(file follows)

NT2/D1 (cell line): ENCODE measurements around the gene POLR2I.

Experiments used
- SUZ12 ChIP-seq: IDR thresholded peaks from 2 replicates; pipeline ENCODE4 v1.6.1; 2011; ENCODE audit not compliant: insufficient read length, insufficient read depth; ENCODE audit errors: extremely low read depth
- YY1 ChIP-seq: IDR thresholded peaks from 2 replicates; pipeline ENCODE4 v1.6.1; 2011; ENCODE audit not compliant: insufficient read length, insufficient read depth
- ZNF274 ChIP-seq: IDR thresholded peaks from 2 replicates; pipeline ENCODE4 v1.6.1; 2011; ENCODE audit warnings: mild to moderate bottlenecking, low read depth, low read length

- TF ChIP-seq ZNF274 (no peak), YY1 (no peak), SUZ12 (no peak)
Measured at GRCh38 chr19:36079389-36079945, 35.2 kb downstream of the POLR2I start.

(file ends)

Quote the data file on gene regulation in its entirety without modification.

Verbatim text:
NT2/D1 (cell line): ENCODE measurements around the gene POLR2I.

Experiments used
- SUZ12 ChIP-seq: IDR thresholded peaks from 2 replicates; pipeline ENCODE4 v1.6.1; 2011; ENCODE audit not compliant: insufficient read length, insufficient read depth; ENCODE audit errors: extremely low read depth
- YY1 ChIP-seq: IDR thresholded peaks from 2 replicates; pipeline ENCODE4 v1.6.1; 2011; ENCODE audit not compliant: insufficient read length, insufficient read depth
- ZNF274 ChIP-seq: IDR thresholded peaks from 2 replicates; pipeline ENCODE4 v1.6.1; 2011; ENCODE audit warnings: mild to moderate bottlenecking, low read depth, low read length

- TF ChIP-seq ZNF274 (no peak), YY1 (no peak), SUZ12 (no peak)
Measured at GRCh38 chr19:36079389-36079945, 35.2 kb downstream of the POLR2I start.